Popular Science Magazine Mentions Stem Cells in New Year Predictions – While not overly specific, the latest issue of Popular Science has the phrase, “Stem Cells for All” on its cover, and predicts that stem cells could sidestep controversy and make a real breakthrough in 2013.
The basis of this prediction is largely due to the earlier announcement that researchers had transformed skin cells into working neurons for the first time. This is significant, of course, because stem cells harvested from skin cells sidesteps the ethical / religious elephant in the room ever-present in embryonic stem cell discussions and funding.
Stem cells hold the promise of revolutionizing how doctors study diseases, how pharmacologists test drugs, and in turn bring about treatments tailored to individuals instead of the current “one size fits all” approach to most treatments.
You can read the Popular Science article herein their “2013 predictions.”
2012 Nobel Prize in Medicine Awarded – A pair of stem cell discoveries some 40 years apart have earned John B. Gurdon of the University of Cambridge & Shinya Yamanaka of Kyoto University the Nobel Prize in Medicine.
Their discoveries are central to the promise of regenerative medicine and offer hope that human organs can be repaired or replaced with one’s own cells.
Romney’s Position on Stem Cell Research: There is a lot of information online including a plethora of quotes in regards to Mitt Romney’s position on stem cell research. Complicating the issue for Mitt is the fact that his wife suffers from multiple sclerosis, a disease that may benefit from stem cell research.
His general position in 50 words or less is that he is “pro life,” believing that life begins immediately at conception. Because of that position, he is against the practice of abortion or stem cell research that involves the destruction of human embryos. He opposes government funding of such stem cell research, but has said that it is not unethical to use “excess” embryos from IVF clinics.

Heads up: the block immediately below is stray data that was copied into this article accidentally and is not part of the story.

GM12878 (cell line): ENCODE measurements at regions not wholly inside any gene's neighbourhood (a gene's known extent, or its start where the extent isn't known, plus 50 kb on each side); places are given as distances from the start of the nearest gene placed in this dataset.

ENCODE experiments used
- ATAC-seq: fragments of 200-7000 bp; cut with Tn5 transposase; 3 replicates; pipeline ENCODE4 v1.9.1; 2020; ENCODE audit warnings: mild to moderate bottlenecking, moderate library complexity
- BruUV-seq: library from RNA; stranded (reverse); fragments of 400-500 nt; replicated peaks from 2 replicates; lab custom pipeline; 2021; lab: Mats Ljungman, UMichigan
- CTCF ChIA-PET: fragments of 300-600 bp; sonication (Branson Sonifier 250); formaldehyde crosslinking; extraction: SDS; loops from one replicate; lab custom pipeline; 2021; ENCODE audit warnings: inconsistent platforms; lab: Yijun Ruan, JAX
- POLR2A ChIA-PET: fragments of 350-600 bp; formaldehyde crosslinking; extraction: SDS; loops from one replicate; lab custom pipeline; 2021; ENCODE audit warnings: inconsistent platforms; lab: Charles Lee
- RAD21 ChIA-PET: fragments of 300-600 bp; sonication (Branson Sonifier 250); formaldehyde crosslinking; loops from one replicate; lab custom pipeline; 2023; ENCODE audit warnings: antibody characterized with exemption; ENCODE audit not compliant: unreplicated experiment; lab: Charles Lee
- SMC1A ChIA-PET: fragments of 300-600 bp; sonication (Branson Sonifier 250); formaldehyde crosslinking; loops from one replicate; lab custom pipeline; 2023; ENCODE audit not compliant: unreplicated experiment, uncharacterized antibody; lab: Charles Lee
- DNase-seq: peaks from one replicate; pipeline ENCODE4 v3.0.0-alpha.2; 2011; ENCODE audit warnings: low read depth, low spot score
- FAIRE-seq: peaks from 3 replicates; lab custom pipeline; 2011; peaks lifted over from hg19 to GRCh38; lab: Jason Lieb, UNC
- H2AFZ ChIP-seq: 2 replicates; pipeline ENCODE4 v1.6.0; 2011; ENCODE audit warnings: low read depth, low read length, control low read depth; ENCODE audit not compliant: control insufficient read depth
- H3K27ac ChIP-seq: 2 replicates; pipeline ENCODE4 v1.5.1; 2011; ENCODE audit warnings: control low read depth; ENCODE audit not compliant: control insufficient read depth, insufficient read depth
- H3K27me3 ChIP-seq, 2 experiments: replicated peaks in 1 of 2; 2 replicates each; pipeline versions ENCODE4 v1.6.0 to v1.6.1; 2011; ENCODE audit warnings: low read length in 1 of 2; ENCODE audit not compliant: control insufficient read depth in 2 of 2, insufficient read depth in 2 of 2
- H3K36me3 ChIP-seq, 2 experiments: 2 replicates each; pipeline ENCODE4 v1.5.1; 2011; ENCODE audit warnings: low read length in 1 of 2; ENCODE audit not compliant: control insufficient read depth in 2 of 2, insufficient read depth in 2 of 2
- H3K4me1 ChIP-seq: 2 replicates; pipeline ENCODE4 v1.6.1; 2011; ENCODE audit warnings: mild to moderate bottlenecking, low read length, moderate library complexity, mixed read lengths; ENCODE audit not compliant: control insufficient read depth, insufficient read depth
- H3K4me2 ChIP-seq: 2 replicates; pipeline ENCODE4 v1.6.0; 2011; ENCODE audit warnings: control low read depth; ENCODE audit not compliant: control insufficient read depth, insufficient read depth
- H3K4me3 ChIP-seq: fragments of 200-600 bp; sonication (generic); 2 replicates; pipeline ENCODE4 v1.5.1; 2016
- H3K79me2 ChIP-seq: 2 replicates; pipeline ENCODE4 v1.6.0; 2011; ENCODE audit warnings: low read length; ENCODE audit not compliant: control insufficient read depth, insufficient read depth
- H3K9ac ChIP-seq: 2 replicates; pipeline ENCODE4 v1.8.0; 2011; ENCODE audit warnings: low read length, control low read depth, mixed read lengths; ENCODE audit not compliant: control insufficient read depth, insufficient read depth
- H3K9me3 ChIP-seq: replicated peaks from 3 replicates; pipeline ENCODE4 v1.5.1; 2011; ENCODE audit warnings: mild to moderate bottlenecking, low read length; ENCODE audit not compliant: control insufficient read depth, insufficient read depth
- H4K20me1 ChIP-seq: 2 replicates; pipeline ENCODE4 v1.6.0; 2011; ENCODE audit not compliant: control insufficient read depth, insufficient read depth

“I am in favor of stem cell research. I am not in favor of creating new human embryos through cloning.”
Quoted 5-01-2005, National Review Online
Essentially, he supports finding a “scientific solution” to stem cell research that does not involve the use of human embryos & the ethical dilemma that it presents. (including induced pluripotent stem cells & something called “altered nuclear transfer“)
Here are some good resources if you’d like to dig down more on Romney’s position on stem cell research:
“I believe stem cell research is important to our state, for our nation, and I also believe there should be ethical lines drawn on the appropriate type of research. Stem cell research is important, and I’ll support it, and I’m gonna continue to encourage ethical lines to people be drawn in a way that respects human life…” Quote 5-08-2005, Tempe, Arizona
Have you found any more recent quotes from 2012 from Mitt Romney on stem cell research? Please comment below.
Stem Cells and Type 1 Diabetes: I’ve been asked more than once if there was anything that stem cells could do to cure or help fight Type 1 diabetes. Actually, until recently there really wasn’t much progress in that area.
Recently, in an experimental study, 28 teens with type 1 diabetes underwent a stem cell procedure (using their own stem cells) hoping that it could allow them to stay off their insulin injections.